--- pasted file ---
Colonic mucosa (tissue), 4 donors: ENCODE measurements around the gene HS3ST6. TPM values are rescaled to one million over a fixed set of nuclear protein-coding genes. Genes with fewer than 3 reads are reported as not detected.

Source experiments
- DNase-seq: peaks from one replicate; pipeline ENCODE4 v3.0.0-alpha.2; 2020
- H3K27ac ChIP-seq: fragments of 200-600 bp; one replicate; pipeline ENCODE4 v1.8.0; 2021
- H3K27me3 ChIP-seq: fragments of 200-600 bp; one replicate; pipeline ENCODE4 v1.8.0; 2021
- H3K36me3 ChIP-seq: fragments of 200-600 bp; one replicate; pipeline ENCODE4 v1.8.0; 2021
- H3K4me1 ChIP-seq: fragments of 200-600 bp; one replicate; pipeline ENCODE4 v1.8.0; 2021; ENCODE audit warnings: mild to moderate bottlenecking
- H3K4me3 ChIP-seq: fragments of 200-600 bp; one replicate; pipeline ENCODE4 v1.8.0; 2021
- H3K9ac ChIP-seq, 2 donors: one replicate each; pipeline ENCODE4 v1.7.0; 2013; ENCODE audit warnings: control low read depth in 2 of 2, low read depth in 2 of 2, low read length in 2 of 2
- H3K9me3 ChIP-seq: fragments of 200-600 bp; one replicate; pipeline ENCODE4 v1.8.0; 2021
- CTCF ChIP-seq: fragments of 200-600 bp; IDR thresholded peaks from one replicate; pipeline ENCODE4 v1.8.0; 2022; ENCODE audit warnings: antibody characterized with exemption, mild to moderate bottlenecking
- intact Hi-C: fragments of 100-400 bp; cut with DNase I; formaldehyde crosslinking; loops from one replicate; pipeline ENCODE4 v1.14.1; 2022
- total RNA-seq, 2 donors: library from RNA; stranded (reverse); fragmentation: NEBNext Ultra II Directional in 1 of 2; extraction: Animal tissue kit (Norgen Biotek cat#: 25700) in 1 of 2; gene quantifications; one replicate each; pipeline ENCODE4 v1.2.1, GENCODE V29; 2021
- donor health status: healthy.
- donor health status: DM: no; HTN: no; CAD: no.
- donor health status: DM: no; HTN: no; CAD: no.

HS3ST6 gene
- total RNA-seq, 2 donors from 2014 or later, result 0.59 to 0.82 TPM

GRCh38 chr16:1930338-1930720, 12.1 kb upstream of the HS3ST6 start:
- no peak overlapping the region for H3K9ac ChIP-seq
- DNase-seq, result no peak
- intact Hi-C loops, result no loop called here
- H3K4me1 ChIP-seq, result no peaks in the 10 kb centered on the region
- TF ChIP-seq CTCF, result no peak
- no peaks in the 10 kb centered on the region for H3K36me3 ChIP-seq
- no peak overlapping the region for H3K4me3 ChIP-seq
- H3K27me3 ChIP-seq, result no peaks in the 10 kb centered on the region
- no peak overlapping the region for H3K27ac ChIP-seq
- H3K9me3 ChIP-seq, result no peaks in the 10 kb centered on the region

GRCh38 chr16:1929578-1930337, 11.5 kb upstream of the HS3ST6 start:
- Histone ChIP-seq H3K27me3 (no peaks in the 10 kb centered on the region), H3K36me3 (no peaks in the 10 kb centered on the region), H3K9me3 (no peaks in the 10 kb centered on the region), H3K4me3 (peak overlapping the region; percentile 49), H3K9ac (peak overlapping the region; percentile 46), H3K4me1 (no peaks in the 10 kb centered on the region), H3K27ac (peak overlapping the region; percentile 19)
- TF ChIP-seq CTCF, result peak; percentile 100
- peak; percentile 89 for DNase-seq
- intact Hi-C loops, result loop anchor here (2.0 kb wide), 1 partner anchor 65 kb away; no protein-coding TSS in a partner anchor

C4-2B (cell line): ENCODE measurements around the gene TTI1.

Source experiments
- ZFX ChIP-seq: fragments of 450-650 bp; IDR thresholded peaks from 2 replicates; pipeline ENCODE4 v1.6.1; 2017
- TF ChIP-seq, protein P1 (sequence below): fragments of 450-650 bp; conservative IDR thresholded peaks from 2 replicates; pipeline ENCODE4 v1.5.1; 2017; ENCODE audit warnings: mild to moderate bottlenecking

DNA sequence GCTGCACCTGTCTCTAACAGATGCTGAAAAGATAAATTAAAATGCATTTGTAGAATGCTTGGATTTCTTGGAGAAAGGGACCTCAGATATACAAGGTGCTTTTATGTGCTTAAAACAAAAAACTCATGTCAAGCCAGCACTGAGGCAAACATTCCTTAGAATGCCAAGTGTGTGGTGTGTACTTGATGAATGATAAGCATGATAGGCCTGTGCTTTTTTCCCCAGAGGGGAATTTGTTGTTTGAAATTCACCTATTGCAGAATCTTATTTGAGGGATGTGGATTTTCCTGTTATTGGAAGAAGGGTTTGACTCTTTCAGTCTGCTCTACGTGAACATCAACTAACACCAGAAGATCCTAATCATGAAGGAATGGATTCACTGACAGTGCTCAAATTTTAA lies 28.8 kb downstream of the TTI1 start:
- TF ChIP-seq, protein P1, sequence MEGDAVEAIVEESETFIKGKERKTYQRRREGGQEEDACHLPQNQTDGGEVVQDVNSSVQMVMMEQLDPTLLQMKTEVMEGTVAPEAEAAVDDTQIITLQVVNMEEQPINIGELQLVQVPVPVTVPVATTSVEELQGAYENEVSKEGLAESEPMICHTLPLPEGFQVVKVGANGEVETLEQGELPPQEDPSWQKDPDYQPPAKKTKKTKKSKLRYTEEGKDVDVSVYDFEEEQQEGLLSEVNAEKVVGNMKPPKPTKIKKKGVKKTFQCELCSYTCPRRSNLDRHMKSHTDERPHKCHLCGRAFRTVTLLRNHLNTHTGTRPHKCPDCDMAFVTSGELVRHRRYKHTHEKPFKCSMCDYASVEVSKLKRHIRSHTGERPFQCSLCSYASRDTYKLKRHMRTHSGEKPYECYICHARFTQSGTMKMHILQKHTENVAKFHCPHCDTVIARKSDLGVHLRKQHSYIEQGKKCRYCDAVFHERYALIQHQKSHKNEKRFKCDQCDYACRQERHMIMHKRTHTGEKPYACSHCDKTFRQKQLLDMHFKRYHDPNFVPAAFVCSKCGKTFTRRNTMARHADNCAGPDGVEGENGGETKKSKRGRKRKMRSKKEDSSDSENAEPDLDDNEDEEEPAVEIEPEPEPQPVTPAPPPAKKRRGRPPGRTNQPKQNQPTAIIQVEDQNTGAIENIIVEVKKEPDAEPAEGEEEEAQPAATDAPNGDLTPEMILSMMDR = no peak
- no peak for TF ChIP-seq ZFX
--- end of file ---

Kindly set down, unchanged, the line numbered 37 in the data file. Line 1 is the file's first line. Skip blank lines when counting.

- ZFX ChIP-seq: fragments of 450-650 bp; IDR thresholded peaks from 2 replicates; pipeline ENCODE4 v1.6.1; 2017